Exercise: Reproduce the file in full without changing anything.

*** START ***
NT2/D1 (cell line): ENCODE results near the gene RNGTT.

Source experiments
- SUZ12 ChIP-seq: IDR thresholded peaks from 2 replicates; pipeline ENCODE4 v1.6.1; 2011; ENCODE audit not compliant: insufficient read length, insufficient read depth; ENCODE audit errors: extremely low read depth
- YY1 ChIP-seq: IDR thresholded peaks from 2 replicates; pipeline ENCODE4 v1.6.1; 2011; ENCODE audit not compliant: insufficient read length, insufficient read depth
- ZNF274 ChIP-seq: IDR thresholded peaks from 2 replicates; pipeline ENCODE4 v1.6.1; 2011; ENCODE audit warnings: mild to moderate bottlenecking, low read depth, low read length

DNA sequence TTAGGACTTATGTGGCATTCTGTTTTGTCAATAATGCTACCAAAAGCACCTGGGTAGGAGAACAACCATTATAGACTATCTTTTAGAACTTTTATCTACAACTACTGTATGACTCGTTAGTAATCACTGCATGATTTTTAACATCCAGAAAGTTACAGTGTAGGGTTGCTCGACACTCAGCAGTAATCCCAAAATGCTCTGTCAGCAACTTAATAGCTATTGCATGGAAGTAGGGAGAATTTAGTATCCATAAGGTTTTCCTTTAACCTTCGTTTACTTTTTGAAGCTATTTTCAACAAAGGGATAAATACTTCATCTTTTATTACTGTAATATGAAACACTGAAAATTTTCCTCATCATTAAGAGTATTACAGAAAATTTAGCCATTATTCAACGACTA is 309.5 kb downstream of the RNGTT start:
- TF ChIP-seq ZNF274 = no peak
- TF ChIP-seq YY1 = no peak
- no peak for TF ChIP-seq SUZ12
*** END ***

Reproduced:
NT2/D1 (cell line): ENCODE results near the gene RNGTT.

Source experiments
- SUZ12 ChIP-seq: IDR thresholded peaks from 2 replicates; pipeline ENCODE4 v1.6.1; 2011; ENCODE audit not compliant: insufficient read length, insufficient read depth; ENCODE audit errors: extremely low read depth
- YY1 ChIP-seq: IDR thresholded peaks from 2 replicates; pipeline ENCODE4 v1.6.1; 2011; ENCODE audit not compliant: insufficient read length, insufficient read depth
- ZNF274 ChIP-seq: IDR thresholded peaks from 2 replicates; pipeline ENCODE4 v1.6.1; 2011; ENCODE audit warnings: mild to moderate bottlenecking, low read depth, low read length

DNA sequence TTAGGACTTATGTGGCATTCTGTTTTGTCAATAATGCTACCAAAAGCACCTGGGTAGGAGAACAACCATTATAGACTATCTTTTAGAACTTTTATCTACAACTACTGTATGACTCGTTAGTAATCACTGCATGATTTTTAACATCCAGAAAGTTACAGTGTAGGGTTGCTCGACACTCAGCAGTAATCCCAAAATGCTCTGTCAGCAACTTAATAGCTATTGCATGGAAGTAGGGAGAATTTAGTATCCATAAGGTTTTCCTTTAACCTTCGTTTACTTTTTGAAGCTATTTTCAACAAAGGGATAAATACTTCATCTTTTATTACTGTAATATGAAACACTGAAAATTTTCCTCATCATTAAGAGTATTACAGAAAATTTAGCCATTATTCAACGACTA is 309.5 kb downstream of the RNGTT start:
- TF ChIP-seq ZNF274 = no peak
- TF ChIP-seq YY1 = no peak
- no peak for TF ChIP-seq SUZ12